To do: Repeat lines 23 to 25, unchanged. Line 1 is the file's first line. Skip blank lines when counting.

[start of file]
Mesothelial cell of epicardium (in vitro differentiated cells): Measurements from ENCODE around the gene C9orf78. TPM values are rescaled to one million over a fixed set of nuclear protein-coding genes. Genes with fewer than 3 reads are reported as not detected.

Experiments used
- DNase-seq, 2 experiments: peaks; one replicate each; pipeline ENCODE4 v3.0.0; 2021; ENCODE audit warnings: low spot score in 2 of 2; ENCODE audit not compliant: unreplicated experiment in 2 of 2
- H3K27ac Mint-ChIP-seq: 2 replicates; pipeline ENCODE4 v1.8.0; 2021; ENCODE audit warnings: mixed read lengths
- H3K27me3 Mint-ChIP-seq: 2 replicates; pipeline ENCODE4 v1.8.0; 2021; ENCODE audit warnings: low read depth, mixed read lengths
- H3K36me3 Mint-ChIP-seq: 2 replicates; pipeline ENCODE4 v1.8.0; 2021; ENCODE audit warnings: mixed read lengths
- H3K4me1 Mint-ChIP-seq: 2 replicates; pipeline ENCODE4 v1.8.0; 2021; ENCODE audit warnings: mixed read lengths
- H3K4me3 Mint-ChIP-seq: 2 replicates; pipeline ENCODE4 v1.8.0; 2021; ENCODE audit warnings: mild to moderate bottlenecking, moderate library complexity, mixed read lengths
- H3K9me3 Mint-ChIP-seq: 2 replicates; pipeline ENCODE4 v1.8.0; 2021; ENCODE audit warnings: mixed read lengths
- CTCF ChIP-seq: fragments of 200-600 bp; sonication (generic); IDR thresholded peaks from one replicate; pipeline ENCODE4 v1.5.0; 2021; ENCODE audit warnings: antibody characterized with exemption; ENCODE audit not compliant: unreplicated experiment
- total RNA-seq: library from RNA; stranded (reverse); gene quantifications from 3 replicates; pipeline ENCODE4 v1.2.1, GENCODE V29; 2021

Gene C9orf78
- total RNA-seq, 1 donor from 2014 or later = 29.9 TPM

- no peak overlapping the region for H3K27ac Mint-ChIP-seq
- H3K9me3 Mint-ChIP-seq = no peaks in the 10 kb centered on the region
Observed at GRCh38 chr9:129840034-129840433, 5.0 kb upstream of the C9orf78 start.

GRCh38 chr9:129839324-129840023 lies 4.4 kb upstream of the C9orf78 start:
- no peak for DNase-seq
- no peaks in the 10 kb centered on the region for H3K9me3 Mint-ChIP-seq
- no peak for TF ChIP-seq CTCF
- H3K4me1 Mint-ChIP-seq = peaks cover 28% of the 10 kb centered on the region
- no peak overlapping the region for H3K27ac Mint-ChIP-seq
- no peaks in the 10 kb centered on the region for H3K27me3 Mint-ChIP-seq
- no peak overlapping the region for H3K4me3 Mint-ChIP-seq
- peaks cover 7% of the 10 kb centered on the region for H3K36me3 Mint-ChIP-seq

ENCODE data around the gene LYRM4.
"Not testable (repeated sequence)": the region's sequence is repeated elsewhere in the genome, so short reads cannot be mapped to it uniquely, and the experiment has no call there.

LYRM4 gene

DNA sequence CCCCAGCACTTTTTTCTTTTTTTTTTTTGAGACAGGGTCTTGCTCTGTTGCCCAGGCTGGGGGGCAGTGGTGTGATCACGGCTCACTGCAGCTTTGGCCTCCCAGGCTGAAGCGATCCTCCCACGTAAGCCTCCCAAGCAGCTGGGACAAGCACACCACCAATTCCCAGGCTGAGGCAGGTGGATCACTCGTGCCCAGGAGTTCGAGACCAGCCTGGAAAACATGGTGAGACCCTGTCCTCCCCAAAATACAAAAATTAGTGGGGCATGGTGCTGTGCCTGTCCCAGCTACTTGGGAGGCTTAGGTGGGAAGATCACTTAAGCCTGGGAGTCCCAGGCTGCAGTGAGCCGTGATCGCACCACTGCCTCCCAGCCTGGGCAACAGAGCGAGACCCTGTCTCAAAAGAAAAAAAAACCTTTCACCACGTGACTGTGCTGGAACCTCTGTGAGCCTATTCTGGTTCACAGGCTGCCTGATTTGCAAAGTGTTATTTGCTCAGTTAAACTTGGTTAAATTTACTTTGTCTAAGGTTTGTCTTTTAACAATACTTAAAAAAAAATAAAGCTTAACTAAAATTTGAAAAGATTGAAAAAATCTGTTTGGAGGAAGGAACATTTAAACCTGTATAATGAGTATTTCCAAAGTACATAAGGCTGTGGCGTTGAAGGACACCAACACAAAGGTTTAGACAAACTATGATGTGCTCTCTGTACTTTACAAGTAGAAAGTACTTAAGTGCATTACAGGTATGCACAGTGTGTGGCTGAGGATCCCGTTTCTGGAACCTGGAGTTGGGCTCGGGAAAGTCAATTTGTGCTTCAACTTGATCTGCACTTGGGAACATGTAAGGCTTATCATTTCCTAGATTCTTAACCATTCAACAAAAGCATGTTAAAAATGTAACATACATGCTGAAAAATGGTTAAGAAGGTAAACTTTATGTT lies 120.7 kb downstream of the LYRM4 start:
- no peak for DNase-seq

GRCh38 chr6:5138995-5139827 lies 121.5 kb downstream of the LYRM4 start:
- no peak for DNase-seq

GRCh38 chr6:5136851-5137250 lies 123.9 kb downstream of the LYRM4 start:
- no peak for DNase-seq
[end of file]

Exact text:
- no peaks in the 10 kb centered on the region for H3K27me3 Mint-ChIP-seq
- no peak overlapping the region for H3K4me3 Mint-ChIP-seq
- peaks cover 7% of the 10 kb centered on the region for H3K36me3 Mint-ChIP-seq